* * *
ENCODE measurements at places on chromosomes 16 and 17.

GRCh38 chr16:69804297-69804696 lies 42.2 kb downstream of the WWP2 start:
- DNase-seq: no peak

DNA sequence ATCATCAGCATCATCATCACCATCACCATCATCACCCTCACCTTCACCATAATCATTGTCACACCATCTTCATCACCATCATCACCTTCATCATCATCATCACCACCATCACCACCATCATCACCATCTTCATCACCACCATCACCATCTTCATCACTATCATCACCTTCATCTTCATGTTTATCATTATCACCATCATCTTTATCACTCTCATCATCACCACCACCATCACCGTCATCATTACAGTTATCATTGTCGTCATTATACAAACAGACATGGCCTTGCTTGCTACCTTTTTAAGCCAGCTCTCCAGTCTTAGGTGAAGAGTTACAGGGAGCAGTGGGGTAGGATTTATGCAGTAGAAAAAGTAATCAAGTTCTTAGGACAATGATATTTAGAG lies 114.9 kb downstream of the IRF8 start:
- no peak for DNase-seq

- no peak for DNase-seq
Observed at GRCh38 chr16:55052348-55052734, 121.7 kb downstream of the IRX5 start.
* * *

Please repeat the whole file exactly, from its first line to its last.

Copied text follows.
ENCODE measurements at places on chromosomes 16 and 17.

GRCh38 chr16:69804297-69804696 lies 42.2 kb downstream of the WWP2 start:
- DNase-seq: no peak

DNA sequence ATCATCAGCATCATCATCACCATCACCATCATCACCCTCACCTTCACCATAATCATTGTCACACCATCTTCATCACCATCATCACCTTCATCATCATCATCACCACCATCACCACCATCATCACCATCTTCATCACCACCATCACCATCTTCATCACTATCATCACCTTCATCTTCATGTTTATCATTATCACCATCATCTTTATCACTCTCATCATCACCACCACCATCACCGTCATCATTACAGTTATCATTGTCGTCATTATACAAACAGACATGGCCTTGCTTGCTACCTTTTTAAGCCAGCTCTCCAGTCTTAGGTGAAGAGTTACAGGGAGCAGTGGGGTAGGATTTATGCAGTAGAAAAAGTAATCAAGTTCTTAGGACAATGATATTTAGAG lies 114.9 kb downstream of the IRF8 start:
- no peak for DNase-seq

- no peak for DNase-seq
Observed at GRCh38 chr16:55052348-55052734, 121.7 kb downstream of the IRX5 start.